“National Geographic has been sharing the stories and the archaeology of ancient Peru for more than 100 years,” said Kathryn Keane, vice president of National Geographic Exhibitions. “This exhibition is an opportunity to walk into the pages of National Geographic magazine and see unique treasures from Peru’s golden past.”
Now until Sept. 2, 2014, the National Geographic Museum will be home to “Peruvian Gold: Ancient Treasures Unearthed,” a remarkable collection of ancient gold and silver artifacts excavated from Peru’s legendary royal tombs. Almost two thirds of these featured artifacts have never before been seen in the United States, including El Tocado — the centerpiece of the exhibition — the largest and most ornate pre-Columbian headdress ever discovered, which dates from the Middle Sican period (A.D. 900-1100), and was unearthed in 1991.
Guest curated by National Geographic’s Archaeology Fellow Dr. Fredrik Hiebert, “Peruvian Gold” showcases extraordinary objects from Peru’s pre-Inca heritage, allowing visitors an up close and personal view of the stunning ancient craftsmanship in gold ceremonial and funerary masks, textiles, ceremonial ornaments, ceramics and jewelry. (Don’t miss the nose rings… and that beaded “ultimate statement necklace!”) The exhibit also explains how the artifacts reflect the customs and beliefs of the culture that created and used them.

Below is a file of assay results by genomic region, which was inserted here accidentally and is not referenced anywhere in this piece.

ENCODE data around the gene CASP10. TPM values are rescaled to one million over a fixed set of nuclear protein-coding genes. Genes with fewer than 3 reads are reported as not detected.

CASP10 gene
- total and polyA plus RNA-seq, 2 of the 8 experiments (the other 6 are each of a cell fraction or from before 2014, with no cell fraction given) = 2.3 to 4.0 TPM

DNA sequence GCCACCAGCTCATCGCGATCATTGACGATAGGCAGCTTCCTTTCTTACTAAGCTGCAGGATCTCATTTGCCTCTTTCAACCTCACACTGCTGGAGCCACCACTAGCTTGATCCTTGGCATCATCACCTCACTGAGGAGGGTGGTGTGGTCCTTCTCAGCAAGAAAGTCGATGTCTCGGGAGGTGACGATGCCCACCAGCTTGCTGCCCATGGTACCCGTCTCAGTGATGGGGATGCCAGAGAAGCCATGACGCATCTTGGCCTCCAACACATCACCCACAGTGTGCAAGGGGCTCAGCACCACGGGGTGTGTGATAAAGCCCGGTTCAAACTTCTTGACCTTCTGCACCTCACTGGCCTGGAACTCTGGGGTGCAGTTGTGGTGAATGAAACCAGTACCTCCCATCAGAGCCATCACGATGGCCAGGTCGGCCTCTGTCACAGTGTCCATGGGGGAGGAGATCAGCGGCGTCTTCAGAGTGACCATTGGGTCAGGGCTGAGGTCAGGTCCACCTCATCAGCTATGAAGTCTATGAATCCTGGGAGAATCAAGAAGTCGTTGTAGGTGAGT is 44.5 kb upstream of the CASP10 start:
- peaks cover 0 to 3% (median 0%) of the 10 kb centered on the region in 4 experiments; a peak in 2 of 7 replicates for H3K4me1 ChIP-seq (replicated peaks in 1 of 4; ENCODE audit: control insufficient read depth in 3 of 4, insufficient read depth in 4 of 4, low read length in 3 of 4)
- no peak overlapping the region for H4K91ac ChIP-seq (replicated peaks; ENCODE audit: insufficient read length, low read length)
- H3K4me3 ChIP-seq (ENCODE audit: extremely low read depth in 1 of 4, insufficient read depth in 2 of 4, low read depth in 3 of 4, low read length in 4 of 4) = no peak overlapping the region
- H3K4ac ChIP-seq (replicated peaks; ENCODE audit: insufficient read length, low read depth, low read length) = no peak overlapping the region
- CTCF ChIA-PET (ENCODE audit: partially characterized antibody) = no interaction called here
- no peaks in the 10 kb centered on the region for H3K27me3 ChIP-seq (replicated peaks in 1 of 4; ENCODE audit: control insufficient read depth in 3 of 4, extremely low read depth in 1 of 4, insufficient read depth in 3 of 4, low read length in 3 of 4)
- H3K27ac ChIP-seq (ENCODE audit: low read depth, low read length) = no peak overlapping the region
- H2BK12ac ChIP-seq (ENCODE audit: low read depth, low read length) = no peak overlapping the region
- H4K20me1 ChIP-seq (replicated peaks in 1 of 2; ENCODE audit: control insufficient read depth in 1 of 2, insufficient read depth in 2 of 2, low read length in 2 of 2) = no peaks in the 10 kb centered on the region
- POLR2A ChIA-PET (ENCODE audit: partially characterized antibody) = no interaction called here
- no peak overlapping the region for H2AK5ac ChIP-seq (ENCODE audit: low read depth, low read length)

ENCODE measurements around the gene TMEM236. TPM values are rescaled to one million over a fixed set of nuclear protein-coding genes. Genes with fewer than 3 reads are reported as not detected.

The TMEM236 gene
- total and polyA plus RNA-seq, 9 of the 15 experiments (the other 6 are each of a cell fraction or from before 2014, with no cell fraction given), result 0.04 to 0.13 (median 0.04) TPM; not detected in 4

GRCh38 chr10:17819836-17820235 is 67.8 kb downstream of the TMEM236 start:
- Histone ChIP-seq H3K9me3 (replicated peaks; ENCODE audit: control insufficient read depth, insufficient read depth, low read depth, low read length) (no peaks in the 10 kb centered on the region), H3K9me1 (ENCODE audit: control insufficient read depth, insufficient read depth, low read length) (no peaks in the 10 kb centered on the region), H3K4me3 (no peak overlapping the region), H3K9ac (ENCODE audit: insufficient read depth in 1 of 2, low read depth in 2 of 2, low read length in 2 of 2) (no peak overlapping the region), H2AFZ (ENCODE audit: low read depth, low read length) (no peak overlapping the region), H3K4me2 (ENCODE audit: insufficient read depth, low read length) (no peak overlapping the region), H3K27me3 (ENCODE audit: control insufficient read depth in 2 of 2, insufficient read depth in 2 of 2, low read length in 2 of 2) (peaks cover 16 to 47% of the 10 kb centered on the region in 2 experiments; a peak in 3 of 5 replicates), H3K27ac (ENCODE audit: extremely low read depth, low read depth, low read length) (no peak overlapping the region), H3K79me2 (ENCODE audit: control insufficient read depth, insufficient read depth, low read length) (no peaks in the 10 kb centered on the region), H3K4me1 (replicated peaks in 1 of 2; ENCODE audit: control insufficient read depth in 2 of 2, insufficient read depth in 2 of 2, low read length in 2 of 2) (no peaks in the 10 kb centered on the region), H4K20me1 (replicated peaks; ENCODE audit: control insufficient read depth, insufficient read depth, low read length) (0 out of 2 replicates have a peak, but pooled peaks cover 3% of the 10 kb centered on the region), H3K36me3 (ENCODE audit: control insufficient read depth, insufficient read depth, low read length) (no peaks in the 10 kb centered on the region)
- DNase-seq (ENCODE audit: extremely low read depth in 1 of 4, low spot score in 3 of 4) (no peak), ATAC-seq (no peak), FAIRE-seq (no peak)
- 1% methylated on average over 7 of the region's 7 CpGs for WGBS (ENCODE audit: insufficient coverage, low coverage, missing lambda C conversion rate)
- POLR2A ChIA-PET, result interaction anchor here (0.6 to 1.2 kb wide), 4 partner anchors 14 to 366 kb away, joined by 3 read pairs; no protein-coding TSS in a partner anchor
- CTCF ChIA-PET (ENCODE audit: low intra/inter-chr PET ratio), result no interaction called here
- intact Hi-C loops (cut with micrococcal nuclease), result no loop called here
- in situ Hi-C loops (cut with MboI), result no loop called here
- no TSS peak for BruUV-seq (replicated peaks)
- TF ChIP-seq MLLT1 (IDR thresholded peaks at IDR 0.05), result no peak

Guided tours of the “Peruvian Gold” exhibition will take place each Monday at 11 am, and a pottery-themed “drop-in activity” geared for kids ages 5-12 and their families will be offered every day at 2 pm. (The activity involves learning how ceramics are made and learning why pottery is significant to archaeology by creating one’s own Peruvian pinch pot.)
*All photos credit Rebecca Hale/National Geographic